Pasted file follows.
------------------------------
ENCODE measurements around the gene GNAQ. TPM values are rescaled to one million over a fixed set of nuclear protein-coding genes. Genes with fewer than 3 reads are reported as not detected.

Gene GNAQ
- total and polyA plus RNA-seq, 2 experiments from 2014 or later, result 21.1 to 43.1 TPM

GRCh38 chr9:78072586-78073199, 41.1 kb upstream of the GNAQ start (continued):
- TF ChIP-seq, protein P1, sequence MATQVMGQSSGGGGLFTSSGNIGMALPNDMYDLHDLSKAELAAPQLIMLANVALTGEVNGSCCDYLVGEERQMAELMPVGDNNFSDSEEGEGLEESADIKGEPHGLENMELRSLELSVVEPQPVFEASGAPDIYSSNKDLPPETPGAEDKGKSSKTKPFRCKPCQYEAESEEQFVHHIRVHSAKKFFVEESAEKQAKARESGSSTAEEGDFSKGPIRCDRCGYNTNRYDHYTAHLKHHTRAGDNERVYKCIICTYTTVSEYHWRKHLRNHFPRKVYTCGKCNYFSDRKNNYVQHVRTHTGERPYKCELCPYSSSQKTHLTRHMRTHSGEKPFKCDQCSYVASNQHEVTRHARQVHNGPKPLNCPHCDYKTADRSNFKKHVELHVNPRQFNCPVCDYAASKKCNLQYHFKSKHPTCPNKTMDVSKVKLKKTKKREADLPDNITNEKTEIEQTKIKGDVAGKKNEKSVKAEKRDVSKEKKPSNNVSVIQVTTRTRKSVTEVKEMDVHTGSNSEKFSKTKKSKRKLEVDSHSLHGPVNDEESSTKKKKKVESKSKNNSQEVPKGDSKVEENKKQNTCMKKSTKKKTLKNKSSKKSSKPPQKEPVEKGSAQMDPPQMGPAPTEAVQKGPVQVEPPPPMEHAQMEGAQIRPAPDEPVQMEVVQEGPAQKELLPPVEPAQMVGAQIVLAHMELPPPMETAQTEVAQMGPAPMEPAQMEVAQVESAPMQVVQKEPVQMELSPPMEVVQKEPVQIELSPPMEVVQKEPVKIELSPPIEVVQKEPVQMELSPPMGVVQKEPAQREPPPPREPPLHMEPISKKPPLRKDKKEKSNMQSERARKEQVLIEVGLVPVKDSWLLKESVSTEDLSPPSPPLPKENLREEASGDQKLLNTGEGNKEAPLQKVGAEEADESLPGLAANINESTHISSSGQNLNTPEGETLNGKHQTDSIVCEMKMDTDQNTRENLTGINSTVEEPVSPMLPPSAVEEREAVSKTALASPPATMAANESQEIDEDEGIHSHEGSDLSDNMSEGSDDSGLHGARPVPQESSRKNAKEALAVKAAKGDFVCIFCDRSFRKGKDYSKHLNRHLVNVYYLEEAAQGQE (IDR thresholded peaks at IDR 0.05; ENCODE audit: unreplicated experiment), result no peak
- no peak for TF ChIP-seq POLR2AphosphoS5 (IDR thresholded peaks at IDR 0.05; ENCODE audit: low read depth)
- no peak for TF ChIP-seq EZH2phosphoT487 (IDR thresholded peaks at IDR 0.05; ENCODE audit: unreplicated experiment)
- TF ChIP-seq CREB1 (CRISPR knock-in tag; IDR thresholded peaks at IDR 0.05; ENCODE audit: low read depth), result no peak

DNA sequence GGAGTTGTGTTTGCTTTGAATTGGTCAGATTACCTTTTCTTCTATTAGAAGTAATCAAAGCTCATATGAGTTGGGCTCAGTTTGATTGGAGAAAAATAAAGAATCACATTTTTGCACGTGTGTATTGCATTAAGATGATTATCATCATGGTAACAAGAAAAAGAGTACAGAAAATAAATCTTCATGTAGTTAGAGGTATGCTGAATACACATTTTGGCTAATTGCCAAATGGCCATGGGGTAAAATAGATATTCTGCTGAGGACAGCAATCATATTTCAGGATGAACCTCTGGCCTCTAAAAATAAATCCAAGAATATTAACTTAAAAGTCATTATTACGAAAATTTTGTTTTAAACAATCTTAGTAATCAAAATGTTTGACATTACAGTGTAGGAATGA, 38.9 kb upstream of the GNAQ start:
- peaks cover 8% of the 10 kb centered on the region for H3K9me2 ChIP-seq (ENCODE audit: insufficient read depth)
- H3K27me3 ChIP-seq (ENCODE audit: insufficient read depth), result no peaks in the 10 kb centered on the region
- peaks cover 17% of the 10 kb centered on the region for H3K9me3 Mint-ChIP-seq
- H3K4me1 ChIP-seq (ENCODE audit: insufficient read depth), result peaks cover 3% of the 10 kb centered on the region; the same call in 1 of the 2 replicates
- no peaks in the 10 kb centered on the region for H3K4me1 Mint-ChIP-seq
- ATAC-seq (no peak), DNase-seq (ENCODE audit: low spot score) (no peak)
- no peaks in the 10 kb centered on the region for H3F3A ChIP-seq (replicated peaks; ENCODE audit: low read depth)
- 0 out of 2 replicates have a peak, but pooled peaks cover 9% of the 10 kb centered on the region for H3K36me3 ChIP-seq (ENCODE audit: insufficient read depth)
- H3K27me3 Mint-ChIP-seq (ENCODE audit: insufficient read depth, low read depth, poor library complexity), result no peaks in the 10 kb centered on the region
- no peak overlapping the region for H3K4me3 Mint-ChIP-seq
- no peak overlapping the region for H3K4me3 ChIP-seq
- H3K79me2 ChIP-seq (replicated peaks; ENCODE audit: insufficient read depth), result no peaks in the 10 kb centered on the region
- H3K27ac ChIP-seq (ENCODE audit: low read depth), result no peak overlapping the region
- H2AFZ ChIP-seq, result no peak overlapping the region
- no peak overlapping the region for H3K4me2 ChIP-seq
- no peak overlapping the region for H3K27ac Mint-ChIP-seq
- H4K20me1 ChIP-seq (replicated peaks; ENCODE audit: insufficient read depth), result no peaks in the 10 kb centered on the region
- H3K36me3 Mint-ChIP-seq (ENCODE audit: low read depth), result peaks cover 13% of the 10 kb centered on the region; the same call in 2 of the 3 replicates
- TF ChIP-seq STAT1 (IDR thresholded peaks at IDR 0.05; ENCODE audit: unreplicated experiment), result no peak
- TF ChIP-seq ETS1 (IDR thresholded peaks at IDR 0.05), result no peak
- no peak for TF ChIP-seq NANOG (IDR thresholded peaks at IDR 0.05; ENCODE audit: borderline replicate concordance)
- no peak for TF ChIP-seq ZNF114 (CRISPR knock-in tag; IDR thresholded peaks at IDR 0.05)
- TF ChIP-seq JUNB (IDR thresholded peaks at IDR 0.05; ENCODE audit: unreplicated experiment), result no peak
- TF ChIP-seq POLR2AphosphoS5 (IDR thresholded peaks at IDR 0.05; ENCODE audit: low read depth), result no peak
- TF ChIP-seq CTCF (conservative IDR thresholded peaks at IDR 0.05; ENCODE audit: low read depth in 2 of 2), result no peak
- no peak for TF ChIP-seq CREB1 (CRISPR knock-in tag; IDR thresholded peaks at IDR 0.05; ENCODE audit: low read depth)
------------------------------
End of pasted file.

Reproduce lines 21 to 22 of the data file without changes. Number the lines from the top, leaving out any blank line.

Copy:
- H3K79me2 ChIP-seq (replicated peaks; ENCODE audit: insufficient read depth), result no peaks in the 10 kb centered on the region
- H3K27ac ChIP-seq (ENCODE audit: low read depth), result no peak overlapping the region